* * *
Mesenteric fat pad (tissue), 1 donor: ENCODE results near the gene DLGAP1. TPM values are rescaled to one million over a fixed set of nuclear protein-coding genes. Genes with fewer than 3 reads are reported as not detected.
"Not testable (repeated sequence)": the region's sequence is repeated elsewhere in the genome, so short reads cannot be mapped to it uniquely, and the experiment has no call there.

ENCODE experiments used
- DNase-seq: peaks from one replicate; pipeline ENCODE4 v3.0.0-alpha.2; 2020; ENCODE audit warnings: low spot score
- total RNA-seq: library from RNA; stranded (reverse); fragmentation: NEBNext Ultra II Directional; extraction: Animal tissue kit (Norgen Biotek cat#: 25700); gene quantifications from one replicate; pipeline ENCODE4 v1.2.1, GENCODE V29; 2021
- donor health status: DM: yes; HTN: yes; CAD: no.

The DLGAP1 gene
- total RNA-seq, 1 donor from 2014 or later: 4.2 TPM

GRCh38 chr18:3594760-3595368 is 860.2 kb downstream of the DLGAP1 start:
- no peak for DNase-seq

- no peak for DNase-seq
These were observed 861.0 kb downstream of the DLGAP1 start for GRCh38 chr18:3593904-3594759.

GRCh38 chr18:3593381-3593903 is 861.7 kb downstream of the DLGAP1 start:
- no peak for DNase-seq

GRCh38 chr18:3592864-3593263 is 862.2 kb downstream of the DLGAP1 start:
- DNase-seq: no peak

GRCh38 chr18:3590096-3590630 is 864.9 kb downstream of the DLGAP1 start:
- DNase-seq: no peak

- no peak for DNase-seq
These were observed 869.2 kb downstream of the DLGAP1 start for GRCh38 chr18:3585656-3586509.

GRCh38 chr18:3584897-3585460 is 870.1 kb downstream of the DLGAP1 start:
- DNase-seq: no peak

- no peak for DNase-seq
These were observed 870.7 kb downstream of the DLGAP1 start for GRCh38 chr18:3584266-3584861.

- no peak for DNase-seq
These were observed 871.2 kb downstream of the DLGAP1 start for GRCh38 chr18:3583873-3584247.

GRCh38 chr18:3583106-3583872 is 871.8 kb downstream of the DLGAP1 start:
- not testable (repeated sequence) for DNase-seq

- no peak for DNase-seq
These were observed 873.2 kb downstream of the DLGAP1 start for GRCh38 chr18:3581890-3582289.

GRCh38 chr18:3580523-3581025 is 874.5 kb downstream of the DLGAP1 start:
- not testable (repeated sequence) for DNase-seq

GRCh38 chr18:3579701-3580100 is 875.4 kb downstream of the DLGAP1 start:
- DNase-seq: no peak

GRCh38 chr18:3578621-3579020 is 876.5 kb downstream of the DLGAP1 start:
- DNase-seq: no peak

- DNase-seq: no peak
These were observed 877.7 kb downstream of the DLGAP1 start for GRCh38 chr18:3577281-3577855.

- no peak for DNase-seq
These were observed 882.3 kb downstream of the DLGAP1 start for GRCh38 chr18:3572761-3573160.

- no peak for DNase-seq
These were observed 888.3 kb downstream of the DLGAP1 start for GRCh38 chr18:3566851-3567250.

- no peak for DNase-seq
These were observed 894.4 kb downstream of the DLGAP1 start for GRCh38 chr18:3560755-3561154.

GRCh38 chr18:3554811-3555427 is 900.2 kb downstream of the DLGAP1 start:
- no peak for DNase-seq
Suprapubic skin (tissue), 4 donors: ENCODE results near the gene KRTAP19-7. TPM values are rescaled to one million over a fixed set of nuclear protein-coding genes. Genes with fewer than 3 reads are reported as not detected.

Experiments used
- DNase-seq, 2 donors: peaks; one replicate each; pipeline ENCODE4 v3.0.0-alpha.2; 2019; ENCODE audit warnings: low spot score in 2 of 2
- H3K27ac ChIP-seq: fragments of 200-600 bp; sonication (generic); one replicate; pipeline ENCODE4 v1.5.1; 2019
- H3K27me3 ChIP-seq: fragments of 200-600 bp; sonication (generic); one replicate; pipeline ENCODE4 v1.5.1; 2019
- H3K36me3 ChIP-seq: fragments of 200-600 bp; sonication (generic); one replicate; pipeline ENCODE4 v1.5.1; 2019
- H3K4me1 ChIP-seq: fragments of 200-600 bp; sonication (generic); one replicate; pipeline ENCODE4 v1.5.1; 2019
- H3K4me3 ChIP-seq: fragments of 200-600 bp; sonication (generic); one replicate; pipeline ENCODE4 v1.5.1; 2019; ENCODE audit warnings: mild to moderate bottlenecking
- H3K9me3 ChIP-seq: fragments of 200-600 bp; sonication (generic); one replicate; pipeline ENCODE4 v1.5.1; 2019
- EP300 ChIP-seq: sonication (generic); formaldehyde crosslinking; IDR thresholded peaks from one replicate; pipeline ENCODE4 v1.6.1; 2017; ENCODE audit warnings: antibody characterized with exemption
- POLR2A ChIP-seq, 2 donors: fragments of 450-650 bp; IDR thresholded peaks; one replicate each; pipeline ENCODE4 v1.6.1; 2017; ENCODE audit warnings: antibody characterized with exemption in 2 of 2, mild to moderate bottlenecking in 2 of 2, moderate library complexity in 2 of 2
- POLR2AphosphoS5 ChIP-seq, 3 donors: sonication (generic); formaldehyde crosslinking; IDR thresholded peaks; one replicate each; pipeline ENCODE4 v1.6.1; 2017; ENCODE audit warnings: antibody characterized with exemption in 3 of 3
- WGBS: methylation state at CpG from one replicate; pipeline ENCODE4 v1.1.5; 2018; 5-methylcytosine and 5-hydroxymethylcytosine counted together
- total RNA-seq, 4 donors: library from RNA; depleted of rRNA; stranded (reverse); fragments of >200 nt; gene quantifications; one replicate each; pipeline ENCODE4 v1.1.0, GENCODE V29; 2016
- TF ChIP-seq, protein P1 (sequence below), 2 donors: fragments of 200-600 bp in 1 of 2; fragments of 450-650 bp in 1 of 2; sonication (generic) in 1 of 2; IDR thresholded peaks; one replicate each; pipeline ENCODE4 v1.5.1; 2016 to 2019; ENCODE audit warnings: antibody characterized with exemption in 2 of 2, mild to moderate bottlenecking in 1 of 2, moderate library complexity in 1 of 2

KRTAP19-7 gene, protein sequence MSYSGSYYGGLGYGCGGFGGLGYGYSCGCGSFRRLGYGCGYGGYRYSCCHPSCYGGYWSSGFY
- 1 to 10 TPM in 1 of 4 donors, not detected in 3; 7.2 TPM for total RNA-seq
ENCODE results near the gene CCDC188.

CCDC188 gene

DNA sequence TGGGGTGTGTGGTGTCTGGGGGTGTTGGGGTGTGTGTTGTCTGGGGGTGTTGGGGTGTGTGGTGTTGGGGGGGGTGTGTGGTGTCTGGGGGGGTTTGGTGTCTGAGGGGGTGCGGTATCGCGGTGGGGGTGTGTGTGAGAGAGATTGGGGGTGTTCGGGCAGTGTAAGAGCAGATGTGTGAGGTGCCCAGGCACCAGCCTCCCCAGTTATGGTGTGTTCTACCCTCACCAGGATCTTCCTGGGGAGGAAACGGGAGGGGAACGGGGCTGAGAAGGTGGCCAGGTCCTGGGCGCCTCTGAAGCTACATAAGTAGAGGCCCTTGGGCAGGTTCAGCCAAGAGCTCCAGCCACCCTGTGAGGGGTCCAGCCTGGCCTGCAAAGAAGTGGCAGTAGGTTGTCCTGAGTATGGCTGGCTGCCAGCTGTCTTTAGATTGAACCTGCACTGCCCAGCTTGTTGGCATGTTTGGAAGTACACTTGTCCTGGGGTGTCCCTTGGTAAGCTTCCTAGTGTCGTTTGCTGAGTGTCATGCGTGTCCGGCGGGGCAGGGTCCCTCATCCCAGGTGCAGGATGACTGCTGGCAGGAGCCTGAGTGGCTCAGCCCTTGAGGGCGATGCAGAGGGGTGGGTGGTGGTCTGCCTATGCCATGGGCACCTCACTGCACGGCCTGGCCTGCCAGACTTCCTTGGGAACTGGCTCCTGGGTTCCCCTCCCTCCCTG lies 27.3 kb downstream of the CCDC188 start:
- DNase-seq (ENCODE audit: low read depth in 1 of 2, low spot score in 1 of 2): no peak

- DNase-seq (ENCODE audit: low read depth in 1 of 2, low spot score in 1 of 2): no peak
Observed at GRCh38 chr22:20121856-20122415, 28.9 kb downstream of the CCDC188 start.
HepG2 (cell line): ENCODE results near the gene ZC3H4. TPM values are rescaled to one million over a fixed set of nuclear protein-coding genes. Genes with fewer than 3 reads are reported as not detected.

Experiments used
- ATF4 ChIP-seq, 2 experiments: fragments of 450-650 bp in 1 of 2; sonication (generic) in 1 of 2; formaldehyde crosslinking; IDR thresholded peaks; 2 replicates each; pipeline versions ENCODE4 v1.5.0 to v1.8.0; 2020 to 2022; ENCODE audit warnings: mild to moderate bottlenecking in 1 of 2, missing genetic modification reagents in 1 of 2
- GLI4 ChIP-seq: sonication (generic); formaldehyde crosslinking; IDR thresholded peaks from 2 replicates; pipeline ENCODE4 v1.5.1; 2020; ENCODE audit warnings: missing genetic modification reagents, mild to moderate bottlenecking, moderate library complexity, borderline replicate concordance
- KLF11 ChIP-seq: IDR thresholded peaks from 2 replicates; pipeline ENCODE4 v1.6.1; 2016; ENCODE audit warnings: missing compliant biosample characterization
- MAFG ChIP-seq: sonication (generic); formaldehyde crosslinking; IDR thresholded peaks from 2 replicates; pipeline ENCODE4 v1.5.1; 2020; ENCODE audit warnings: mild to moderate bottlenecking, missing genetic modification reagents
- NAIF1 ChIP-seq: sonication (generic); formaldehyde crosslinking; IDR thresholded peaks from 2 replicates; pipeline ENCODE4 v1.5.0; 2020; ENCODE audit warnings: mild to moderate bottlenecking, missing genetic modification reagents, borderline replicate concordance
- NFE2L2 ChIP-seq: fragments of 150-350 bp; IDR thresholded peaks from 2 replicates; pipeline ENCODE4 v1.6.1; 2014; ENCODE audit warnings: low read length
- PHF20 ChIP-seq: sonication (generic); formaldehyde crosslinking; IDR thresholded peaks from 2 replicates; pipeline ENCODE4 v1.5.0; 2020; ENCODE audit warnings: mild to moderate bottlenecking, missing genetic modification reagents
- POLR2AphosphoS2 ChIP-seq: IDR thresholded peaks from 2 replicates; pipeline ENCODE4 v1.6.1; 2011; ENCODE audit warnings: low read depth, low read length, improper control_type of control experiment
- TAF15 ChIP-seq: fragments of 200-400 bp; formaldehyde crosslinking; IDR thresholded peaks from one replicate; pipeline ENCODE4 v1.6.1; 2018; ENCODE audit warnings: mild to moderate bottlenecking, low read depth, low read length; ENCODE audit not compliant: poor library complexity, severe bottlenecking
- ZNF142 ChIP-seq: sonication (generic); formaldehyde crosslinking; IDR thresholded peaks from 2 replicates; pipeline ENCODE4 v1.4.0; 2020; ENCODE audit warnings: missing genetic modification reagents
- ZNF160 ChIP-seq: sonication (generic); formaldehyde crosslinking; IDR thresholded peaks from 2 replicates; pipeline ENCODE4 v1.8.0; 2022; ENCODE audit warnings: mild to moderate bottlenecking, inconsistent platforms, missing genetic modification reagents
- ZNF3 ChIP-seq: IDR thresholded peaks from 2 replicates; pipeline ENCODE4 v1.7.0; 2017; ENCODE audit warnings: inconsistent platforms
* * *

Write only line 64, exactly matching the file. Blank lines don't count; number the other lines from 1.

ENCODE results near the gene CCDC188.